Friday, April 25, 2014
By Matt Hongoltz-Hetling firstname.lastname@example.org
OAKLAND — A man who police say discharged his shotgun during a confrontation with a woman outside his home was arrested over the weekend.
The woman was trying to retrieve her belongings from 236 Oak St., the home of Kristian Broz, 37, about 9 a.m. Saturday, according to Oakland police Capt. Rick Stubbert.
Stubbert said Broz was outside the mobile home and, while engaged in a “heated argument” with the woman, fired his shotgun at the ground, 10 feet or more from where the woman was standing in his driveway.
Stubbert said the current relationship between Broz and the woman is unclear, but that she lived in the residence at one time.
“She left in a hurry right after the gunshot,” Stubbert said. “She was scared, obviously. She was visibly shaken.”
The woman called police from what Stubbert described as a safe location. After hearing her story, Officer Gary Bowman knocked on Broz’s door and arrested him. Stubbert said he confiscated the shotgun and Broz was cooperative.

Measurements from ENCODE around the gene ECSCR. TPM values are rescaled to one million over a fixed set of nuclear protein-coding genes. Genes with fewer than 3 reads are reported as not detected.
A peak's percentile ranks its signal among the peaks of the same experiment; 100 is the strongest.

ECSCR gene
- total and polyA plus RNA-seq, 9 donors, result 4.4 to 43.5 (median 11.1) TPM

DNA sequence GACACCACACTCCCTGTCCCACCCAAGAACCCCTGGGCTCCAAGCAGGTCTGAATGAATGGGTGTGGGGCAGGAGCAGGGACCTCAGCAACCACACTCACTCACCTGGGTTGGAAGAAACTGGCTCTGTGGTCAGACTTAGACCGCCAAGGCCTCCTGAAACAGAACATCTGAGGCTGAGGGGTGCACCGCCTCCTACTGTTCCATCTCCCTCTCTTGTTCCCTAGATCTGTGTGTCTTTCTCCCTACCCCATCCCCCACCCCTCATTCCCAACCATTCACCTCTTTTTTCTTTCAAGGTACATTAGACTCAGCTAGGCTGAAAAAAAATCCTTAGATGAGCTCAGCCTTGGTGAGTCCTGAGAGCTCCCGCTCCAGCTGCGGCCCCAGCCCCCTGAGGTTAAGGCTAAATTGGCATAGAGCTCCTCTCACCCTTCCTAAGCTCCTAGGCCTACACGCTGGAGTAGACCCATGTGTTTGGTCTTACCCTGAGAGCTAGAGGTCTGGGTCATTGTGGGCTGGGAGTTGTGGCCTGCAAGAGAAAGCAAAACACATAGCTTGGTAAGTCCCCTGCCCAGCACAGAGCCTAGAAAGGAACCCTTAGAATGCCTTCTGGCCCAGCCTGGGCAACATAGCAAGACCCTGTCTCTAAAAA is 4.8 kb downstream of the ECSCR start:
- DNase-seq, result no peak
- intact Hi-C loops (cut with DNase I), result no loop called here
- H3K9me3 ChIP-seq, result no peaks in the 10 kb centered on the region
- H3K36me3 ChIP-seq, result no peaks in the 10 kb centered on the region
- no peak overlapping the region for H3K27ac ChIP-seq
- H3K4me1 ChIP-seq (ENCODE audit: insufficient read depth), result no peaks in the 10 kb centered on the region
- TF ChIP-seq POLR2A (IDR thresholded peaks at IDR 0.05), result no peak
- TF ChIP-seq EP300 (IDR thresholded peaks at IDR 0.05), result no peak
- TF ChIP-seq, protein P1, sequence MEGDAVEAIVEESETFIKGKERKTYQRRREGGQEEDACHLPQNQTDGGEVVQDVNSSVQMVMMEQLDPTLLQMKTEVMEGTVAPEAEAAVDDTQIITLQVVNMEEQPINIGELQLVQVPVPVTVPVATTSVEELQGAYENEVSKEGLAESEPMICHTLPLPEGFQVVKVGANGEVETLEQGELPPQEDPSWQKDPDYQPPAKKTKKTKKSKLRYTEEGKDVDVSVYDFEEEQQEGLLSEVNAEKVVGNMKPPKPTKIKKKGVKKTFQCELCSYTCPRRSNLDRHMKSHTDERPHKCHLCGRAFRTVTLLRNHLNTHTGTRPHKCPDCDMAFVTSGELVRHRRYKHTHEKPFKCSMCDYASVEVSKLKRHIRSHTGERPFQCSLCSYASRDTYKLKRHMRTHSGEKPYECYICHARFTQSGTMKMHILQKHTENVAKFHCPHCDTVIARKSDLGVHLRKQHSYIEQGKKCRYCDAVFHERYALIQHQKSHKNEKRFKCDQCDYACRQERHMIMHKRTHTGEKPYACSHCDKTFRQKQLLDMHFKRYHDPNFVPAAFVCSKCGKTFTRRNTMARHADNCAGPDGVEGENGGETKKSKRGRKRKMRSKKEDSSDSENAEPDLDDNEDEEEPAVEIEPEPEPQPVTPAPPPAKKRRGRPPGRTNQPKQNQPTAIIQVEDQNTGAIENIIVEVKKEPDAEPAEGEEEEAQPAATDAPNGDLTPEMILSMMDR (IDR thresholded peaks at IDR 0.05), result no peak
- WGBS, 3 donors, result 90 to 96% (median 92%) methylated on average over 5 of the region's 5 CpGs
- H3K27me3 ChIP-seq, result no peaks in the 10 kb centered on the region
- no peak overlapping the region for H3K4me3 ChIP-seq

Broz was taken to the Oakland police station, where he was charged with domestic violence reckless conduct. He did not return a call seeking comment.
Under Maine state law, reckless conduct is defined as recklessly creating a substantial risk of serious bodily injury to another person. It becomes domestic violence reckless conduct if the victim is a family or household member. The crime is a class D misdemeanor, punishable by up to 364 days in jail and a fine of up to $2,000, according to the district attorney’s office.
Broz was also charged with discharge of a firearm near a dwelling, a class E misdemeanor punishable by up to six months incarceration and a $1,000 fine.
Stubbert said Broz was released on $1,000 unsecured bail. His bail conditions include no possession of firearms and no further contact with the victim.
He is scheduled to appear in Waterville District Court on Dec. 17 at 1 p.m.
Stubbert said discharging a gun at the ground always carries a risk.
“It’s not safe to fire a gun in anyone’s direction at any point,” he said. “There could be a ricochet or an error. It could have turned out a lot worse.”Matt Hongoltz-Hetling — 861-9287 email@example.com Twitter: @hh_matt